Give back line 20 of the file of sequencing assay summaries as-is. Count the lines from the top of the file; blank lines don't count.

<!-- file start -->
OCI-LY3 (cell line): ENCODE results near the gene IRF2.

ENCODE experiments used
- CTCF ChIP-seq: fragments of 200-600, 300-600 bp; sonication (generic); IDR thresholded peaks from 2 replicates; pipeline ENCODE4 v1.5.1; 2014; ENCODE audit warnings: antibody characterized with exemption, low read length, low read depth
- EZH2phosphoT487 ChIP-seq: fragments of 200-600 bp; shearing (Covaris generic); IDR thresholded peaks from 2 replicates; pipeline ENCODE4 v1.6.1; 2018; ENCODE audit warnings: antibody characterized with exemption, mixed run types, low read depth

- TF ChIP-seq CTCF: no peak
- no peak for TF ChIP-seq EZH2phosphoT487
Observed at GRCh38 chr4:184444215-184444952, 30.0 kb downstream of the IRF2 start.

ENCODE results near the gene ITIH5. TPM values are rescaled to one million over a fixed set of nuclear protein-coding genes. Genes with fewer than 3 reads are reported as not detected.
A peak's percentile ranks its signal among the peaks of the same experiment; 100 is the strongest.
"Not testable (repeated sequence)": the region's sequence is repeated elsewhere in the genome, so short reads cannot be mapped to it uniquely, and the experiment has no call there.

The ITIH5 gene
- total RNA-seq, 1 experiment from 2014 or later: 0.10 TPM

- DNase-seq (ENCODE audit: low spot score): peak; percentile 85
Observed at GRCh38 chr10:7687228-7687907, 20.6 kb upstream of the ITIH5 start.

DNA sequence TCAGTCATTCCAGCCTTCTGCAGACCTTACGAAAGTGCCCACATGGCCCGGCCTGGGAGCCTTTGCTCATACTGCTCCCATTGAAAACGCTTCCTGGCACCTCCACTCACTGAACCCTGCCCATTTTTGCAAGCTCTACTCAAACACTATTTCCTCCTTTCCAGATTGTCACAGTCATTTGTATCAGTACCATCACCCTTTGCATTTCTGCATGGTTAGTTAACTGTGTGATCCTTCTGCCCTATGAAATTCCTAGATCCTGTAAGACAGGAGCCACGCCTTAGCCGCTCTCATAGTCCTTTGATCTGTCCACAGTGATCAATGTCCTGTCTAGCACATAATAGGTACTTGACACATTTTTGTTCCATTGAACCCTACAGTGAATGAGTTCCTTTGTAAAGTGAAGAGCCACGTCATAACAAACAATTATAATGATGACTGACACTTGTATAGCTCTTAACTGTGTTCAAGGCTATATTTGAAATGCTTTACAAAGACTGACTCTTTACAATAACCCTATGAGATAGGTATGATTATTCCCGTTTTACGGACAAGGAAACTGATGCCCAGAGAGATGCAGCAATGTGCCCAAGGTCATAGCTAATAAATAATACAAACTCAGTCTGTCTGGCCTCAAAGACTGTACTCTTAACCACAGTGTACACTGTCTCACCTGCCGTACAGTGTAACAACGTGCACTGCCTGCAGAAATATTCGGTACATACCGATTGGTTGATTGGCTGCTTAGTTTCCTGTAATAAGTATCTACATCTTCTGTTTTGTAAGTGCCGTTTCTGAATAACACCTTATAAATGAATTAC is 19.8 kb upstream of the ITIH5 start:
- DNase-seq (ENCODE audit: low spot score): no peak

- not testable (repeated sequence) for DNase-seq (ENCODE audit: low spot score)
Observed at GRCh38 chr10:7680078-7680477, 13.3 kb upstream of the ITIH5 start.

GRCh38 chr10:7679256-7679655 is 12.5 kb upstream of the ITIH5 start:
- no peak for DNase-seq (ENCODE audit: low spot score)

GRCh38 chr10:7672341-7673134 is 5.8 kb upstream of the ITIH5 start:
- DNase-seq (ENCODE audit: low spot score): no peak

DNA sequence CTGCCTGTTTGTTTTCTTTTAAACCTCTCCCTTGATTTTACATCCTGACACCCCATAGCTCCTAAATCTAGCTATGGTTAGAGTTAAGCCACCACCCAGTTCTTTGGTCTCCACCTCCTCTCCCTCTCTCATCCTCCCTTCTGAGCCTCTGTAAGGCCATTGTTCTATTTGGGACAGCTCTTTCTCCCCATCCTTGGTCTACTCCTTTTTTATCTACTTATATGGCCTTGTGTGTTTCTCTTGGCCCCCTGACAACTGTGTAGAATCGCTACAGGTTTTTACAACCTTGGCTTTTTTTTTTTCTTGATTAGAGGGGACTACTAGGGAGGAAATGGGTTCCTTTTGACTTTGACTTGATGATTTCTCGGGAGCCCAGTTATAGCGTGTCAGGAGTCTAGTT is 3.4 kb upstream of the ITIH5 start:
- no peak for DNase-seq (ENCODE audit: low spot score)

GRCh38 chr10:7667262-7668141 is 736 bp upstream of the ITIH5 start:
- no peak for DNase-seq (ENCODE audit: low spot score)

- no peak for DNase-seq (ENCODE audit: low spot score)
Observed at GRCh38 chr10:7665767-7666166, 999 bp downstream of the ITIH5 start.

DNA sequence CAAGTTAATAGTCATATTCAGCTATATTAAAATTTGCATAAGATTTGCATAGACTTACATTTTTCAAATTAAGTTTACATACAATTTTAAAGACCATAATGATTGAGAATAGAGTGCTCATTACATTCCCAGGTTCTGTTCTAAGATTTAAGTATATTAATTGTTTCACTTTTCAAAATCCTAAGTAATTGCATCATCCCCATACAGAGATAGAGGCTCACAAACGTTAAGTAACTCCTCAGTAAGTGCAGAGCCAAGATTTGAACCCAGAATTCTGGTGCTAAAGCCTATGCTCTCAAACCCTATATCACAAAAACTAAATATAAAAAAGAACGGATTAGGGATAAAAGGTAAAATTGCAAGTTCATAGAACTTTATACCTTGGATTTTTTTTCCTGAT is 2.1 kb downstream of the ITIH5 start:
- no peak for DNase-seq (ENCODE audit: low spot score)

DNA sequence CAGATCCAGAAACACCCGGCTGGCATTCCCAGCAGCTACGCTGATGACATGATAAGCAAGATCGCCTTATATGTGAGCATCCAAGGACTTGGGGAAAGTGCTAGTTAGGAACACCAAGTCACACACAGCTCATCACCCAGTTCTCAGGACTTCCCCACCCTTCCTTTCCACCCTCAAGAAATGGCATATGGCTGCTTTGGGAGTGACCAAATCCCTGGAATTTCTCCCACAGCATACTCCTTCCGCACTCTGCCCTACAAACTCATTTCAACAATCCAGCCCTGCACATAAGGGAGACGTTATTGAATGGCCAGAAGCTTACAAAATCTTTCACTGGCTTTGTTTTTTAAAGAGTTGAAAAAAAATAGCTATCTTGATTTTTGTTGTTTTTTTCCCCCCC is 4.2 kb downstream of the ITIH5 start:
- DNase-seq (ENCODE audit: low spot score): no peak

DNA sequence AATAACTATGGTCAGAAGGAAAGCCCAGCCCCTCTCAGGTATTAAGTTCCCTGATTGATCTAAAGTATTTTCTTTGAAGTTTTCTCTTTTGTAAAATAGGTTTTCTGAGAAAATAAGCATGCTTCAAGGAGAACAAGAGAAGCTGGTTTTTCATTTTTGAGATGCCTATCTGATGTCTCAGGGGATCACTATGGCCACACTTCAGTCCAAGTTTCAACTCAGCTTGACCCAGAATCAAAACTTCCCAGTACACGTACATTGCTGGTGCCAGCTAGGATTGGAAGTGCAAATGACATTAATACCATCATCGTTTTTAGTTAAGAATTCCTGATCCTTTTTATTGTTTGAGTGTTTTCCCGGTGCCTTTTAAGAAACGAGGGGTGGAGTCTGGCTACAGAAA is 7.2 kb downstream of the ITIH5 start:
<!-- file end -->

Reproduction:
- no peak for DNase-seq (ENCODE audit: low spot score)